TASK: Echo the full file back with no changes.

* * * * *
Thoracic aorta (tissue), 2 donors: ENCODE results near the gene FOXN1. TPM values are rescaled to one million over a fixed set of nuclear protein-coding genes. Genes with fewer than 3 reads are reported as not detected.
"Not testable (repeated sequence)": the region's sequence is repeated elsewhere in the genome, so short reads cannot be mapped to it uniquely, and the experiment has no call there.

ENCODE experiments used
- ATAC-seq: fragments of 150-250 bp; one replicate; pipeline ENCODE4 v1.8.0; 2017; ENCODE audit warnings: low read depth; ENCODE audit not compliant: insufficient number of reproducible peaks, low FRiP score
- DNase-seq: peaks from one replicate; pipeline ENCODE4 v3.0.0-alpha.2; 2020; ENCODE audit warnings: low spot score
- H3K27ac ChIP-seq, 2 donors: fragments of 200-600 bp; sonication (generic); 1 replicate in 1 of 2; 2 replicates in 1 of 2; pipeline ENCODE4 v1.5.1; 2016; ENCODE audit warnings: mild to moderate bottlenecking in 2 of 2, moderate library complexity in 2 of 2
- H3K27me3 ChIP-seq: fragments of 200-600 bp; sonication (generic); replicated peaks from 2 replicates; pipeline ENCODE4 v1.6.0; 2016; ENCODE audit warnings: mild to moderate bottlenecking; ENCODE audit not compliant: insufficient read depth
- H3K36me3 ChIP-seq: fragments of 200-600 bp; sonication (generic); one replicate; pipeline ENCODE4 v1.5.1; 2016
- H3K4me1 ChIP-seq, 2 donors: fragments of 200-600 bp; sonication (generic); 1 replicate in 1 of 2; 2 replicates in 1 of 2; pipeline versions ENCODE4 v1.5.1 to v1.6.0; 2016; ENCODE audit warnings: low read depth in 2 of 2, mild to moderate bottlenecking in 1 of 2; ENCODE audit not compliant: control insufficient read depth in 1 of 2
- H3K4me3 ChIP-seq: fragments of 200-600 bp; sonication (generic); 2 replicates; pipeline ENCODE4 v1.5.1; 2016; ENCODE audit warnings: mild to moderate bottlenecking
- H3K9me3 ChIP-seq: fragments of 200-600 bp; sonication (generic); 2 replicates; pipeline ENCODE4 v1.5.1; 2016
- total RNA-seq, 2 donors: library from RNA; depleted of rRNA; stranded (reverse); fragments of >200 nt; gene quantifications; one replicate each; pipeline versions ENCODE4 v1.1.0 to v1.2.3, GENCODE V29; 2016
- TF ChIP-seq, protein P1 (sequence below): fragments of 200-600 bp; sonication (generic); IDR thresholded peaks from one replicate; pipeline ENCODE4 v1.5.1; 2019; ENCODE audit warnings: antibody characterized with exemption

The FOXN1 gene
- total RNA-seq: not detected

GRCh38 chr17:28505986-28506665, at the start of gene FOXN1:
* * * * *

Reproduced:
Thoracic aorta (tissue), 2 donors: ENCODE results near the gene FOXN1. TPM values are rescaled to one million over a fixed set of nuclear protein-coding genes. Genes with fewer than 3 reads are reported as not detected.
"Not testable (repeated sequence)": the region's sequence is repeated elsewhere in the genome, so short reads cannot be mapped to it uniquely, and the experiment has no call there.

ENCODE experiments used
- ATAC-seq: fragments of 150-250 bp; one replicate; pipeline ENCODE4 v1.8.0; 2017; ENCODE audit warnings: low read depth; ENCODE audit not compliant: insufficient number of reproducible peaks, low FRiP score
- DNase-seq: peaks from one replicate; pipeline ENCODE4 v3.0.0-alpha.2; 2020; ENCODE audit warnings: low spot score
- H3K27ac ChIP-seq, 2 donors: fragments of 200-600 bp; sonication (generic); 1 replicate in 1 of 2; 2 replicates in 1 of 2; pipeline ENCODE4 v1.5.1; 2016; ENCODE audit warnings: mild to moderate bottlenecking in 2 of 2, moderate library complexity in 2 of 2
- H3K27me3 ChIP-seq: fragments of 200-600 bp; sonication (generic); replicated peaks from 2 replicates; pipeline ENCODE4 v1.6.0; 2016; ENCODE audit warnings: mild to moderate bottlenecking; ENCODE audit not compliant: insufficient read depth
- H3K36me3 ChIP-seq: fragments of 200-600 bp; sonication (generic); one replicate; pipeline ENCODE4 v1.5.1; 2016
- H3K4me1 ChIP-seq, 2 donors: fragments of 200-600 bp; sonication (generic); 1 replicate in 1 of 2; 2 replicates in 1 of 2; pipeline versions ENCODE4 v1.5.1 to v1.6.0; 2016; ENCODE audit warnings: low read depth in 2 of 2, mild to moderate bottlenecking in 1 of 2; ENCODE audit not compliant: control insufficient read depth in 1 of 2
- H3K4me3 ChIP-seq: fragments of 200-600 bp; sonication (generic); 2 replicates; pipeline ENCODE4 v1.5.1; 2016; ENCODE audit warnings: mild to moderate bottlenecking
- H3K9me3 ChIP-seq: fragments of 200-600 bp; sonication (generic); 2 replicates; pipeline ENCODE4 v1.5.1; 2016
- total RNA-seq, 2 donors: library from RNA; depleted of rRNA; stranded (reverse); fragments of >200 nt; gene quantifications; one replicate each; pipeline versions ENCODE4 v1.1.0 to v1.2.3, GENCODE V29; 2016
- TF ChIP-seq, protein P1 (sequence below): fragments of 200-600 bp; sonication (generic); IDR thresholded peaks from one replicate; pipeline ENCODE4 v1.5.1; 2019; ENCODE audit warnings: antibody characterized with exemption

The FOXN1 gene
- total RNA-seq: not detected

GRCh38 chr17:28505986-28506665, at the start of gene FOXN1: